Snowmobile.com has teamed up with SnowmobileCourse.com to give prospective snowmobile enthusiasts the tools they need to get started.
This is the fifth article in a five-part series that we hope will teach potential sledders the basics about their machine and how to ride safely on and off the trails.
Make Safety a Top Priority
We could go on and on about snowmobile safety, but we’ll focus on a couple of things that will hopefully help you get home safe and sound.
We should all know by now that you shouldn’t mix snowmobiling with drugs or alcohol so we won’t harp on this issue too much. However, one seemingly obvious safety tip that many ignore is that you should avoid riding alone. Even if you only plan on heading out for a quick ride, at relatively high speeds it does not take long to travel a long way from your starting point. Riding with another snowmobiler provides the security needed in case of accident, mechanical problems, poor weather conditions or a medical emergency.
If you do go out alone you’d be wise to carry a fully charged cellular phone. However, since there is not always cell phone coverage on many trails a SPOT satellite GPS messenger can come in handy. This device permits people at home to track your whereabouts and allows you to send SOS messages if you find yourself in an emergency and need rescue. Also, always let someone know where you are going and when you expect to be back.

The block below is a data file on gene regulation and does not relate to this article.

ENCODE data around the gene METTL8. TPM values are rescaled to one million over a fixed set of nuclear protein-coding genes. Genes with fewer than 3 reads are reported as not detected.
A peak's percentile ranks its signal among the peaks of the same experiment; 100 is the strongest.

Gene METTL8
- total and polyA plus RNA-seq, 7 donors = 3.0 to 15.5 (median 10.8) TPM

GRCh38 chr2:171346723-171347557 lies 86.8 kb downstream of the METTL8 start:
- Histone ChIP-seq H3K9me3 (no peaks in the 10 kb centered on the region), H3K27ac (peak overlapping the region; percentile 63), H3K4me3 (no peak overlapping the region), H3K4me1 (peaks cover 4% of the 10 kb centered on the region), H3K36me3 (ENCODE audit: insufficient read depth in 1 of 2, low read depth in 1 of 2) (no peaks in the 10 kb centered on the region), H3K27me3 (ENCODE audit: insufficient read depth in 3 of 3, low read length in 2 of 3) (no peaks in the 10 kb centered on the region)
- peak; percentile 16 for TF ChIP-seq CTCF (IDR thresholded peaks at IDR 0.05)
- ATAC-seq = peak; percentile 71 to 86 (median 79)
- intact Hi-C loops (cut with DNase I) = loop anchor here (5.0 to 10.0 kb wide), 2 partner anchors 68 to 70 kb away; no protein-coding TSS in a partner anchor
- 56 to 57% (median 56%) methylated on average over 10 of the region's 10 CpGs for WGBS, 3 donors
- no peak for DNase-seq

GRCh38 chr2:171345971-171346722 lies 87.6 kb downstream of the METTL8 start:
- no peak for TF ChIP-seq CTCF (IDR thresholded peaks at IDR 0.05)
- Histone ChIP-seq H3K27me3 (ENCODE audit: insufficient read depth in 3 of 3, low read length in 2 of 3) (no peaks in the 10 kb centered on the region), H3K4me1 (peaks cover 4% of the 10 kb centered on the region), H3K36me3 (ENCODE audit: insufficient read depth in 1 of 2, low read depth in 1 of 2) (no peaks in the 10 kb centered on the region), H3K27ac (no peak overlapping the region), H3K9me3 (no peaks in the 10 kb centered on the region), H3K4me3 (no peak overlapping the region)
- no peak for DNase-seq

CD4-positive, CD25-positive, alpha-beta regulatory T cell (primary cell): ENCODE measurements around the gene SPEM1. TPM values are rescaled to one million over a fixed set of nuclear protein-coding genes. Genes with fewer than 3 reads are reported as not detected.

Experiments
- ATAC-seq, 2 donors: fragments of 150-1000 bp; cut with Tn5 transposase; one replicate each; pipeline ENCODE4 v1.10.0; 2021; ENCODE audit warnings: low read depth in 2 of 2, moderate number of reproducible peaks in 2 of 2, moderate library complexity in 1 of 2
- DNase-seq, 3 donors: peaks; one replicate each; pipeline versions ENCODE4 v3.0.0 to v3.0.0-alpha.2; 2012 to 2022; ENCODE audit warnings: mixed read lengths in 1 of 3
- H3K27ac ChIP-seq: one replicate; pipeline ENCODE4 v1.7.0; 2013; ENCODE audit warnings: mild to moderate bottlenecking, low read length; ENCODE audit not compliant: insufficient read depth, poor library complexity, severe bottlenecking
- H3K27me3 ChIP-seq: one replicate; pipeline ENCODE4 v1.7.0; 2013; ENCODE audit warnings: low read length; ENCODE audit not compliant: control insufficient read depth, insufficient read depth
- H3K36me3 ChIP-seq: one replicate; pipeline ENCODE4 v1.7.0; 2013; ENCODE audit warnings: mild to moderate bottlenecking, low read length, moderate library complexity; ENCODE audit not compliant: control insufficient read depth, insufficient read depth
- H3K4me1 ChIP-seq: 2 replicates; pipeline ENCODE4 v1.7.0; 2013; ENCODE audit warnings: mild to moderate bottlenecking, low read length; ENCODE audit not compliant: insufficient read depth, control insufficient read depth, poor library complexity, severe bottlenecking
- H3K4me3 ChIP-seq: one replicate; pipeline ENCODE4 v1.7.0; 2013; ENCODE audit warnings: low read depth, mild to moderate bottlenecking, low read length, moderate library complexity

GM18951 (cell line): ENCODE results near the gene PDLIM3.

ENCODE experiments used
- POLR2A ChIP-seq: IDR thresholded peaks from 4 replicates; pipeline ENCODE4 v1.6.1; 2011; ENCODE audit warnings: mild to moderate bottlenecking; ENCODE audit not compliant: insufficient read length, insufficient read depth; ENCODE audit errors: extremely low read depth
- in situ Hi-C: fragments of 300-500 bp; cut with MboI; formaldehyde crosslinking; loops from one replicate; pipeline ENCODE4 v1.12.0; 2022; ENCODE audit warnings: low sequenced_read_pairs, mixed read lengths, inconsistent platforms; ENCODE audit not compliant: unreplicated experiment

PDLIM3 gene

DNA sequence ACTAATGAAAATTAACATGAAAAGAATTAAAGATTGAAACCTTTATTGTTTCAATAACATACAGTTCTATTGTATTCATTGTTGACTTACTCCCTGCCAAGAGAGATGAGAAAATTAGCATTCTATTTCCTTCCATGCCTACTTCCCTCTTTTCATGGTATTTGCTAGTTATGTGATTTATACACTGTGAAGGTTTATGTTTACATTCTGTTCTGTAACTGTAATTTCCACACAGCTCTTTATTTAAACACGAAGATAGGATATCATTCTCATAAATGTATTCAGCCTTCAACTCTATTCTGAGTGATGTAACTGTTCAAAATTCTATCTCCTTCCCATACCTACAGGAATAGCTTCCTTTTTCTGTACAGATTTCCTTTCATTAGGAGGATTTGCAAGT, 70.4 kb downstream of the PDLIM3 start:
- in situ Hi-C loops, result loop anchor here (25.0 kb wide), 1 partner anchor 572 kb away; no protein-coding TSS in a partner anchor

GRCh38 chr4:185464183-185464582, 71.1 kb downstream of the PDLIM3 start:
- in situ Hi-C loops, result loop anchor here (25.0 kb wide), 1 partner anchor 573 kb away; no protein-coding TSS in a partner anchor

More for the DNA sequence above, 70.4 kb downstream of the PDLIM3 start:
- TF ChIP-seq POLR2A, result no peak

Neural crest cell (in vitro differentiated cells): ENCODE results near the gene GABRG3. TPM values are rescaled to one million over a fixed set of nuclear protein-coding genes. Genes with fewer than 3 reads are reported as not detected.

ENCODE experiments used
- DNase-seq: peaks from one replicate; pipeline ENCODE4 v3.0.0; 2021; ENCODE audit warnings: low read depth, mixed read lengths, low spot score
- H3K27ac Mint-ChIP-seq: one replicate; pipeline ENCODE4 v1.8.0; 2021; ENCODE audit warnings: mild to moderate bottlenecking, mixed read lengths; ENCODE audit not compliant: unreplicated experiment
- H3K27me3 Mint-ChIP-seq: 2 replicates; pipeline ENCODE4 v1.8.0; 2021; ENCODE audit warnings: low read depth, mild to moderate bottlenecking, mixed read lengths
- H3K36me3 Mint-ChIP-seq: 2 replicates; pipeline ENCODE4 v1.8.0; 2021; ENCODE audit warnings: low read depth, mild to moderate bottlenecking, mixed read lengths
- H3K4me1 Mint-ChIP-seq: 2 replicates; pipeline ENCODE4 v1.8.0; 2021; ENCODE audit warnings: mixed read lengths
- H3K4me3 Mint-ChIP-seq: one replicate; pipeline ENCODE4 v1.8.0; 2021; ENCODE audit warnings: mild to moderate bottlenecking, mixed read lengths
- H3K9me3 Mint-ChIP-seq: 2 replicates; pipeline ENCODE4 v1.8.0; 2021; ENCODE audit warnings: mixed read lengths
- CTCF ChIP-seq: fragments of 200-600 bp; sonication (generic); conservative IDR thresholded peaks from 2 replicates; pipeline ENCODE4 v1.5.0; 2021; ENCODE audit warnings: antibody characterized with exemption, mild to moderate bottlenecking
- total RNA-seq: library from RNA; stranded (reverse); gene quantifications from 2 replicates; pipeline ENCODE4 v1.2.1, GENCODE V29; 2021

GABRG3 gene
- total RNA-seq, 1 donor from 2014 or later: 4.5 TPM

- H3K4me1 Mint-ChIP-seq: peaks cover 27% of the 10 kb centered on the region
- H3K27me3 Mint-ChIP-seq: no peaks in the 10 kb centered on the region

Safety should also be a priority for short trips. Just because you plan on a short ride doesn’t mean no risks are involved. If you plan properly and take the necessary safety measures, the potential for risk can be minimized on any trip.
Snowmobiling is very much a community activity. Snowmobile clubs, which are almost always volunteer driven, are the main reason we have so many fantastic trail systems to ride. If you want these trails to be available for years to come there are some rules that need to be followed. As a snowmobiler you have a responsibility to ride in a manner that is both legal and respectful towards your fellow riders and the environment.
|* Keep to the right side of the trail.|
|* Operate in a safe and courteous manner.|
|* Give trail groomers the right of way.|
|* Reduce your speed when there is oncoming traffic.|
|* Give uphill riders right of way when you are traveling downhill.|
|* Slow down and give the right of way to any skiers, hikers, persons on snowshoes or dogsleds you might encounter.|
|* Always report illegal operation out on the trails.|
|* Slow down when passing a parked snowmobile on the trail.|
|* Ignore the posted speed limits for an area, as well as all other trail signs.|
|* Pull over on a turn or curve. If you need to stop along a trail, pull over to the right side of the trail and only do so on straight stretches.|
|* Leave your engine running if you need to stop for any length.|
|* Ride on private property without permission.|
SnowmobileCourse.com offers online courses approved by many state agencies responsible for snowmobile safety education. SnowmobileCourse.com also offers a certification exam. Upon passing the certification exam, you will receive your state snowmobile safety certificate or snowmobile license.